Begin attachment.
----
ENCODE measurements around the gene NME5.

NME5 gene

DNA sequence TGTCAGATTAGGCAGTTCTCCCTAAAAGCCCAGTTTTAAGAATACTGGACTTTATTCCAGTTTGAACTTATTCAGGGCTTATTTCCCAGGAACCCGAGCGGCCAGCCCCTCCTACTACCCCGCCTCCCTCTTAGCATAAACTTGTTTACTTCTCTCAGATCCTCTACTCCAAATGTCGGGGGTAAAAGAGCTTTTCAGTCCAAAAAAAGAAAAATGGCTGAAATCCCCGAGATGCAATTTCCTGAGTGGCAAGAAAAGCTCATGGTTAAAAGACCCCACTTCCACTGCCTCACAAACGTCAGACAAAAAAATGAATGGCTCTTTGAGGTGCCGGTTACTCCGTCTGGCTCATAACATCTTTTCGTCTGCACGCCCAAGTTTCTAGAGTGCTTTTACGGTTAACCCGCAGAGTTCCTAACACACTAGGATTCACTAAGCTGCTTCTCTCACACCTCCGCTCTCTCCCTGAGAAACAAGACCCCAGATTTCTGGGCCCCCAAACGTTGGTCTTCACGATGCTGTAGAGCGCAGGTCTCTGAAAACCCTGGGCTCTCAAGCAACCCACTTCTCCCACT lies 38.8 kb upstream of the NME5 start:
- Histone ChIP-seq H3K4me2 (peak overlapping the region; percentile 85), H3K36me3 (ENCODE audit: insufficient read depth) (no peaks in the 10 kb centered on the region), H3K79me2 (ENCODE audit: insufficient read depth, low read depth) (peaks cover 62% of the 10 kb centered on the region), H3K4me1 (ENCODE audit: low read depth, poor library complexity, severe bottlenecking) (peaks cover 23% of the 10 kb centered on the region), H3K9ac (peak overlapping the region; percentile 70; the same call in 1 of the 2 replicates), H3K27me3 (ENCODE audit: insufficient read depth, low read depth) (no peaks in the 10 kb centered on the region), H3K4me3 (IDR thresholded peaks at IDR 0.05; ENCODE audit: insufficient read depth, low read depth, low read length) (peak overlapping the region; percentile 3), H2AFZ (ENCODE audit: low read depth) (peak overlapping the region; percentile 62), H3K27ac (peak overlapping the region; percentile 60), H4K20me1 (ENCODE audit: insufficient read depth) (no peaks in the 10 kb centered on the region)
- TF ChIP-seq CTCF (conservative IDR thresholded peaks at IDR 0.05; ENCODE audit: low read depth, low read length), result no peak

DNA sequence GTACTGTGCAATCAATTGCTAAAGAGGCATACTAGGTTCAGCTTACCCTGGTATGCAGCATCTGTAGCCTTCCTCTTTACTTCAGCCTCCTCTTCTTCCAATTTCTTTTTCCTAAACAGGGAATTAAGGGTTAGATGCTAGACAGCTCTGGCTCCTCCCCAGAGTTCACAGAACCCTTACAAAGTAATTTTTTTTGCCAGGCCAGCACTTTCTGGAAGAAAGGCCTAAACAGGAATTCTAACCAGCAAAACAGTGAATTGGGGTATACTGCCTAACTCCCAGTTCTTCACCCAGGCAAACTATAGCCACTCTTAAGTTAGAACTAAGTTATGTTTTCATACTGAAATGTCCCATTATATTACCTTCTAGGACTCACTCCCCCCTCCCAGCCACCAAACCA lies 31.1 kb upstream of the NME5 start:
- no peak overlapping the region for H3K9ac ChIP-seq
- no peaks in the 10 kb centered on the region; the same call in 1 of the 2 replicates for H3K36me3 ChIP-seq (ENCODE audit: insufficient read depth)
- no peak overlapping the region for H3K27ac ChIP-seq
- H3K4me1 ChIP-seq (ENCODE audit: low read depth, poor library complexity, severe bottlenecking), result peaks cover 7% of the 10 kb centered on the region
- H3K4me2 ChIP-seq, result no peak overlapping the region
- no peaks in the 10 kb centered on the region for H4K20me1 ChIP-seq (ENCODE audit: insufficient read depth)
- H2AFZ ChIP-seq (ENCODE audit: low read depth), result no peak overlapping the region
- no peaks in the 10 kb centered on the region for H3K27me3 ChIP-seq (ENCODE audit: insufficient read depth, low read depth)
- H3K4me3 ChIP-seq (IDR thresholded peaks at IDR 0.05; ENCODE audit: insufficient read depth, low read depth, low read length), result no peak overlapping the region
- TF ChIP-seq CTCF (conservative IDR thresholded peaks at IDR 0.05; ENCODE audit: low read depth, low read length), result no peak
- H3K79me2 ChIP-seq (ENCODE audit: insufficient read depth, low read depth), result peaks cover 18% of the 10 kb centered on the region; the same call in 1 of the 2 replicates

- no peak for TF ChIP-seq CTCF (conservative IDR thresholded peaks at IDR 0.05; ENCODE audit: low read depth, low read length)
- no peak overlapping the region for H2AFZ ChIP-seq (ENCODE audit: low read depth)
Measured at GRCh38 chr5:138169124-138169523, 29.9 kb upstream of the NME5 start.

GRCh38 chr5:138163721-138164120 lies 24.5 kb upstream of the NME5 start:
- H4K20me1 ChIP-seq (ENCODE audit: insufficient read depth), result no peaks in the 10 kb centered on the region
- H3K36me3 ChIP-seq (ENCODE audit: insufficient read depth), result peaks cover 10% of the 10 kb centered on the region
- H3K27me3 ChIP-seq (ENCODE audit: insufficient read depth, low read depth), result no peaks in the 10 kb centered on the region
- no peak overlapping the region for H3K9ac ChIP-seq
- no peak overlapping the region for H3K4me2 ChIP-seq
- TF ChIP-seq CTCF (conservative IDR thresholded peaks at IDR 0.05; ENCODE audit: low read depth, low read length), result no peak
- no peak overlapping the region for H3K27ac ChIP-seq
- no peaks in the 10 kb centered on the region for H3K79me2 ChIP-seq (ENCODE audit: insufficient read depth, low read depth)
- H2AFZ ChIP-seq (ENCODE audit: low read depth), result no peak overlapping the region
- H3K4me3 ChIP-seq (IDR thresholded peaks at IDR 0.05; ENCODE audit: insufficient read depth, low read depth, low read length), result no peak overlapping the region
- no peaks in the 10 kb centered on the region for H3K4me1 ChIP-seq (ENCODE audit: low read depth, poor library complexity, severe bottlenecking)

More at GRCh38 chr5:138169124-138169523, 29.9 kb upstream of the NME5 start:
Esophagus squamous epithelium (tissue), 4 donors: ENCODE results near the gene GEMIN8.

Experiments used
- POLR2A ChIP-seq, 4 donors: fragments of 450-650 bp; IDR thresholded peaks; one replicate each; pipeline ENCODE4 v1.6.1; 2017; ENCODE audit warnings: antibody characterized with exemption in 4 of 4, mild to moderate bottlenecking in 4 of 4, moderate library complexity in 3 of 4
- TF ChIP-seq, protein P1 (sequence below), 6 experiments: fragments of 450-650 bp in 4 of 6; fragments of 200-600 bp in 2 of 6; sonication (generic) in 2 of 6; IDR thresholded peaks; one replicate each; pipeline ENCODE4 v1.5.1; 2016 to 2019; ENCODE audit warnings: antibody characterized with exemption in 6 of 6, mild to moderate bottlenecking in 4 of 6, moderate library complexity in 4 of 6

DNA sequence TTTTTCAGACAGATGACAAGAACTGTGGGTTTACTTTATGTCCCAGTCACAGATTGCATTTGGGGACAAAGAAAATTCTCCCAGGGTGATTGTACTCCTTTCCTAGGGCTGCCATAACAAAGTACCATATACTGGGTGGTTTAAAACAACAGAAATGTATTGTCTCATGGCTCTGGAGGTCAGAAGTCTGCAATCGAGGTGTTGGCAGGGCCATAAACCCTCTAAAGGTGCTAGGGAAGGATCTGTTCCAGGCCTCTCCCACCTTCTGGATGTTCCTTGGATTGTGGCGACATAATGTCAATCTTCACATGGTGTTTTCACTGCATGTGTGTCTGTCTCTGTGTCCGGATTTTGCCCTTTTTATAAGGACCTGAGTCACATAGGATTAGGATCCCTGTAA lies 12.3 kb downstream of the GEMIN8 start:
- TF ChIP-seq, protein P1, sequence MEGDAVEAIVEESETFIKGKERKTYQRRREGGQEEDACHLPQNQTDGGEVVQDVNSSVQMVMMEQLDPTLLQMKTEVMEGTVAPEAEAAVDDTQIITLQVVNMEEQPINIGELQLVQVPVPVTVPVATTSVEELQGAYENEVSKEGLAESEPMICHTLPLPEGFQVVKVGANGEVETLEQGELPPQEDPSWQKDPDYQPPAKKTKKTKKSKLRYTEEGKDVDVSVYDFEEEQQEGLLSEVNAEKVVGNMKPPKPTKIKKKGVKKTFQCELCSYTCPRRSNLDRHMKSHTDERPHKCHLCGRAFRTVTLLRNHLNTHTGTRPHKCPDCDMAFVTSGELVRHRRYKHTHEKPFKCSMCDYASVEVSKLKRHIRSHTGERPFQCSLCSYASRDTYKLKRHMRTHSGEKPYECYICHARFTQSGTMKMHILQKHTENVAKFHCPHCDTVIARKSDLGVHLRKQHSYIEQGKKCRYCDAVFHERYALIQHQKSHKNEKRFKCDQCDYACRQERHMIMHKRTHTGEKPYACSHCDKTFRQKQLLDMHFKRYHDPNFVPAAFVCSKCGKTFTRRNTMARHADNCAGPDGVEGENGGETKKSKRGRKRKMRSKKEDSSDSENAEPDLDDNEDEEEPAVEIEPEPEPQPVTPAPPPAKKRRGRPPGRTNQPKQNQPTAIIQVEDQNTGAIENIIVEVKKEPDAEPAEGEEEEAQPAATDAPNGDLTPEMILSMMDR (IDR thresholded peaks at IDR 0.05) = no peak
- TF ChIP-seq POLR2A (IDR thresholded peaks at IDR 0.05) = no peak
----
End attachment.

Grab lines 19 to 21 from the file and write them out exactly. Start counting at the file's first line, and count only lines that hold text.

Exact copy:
- no peak overlapping the region for H2AFZ ChIP-seq (ENCODE audit: low read depth)
Measured at GRCh38 chr5:138169124-138169523, 29.9 kb upstream of the NME5 start.

GRCh38 chr5:138163721-138164120 lies 24.5 kb upstream of the NME5 start: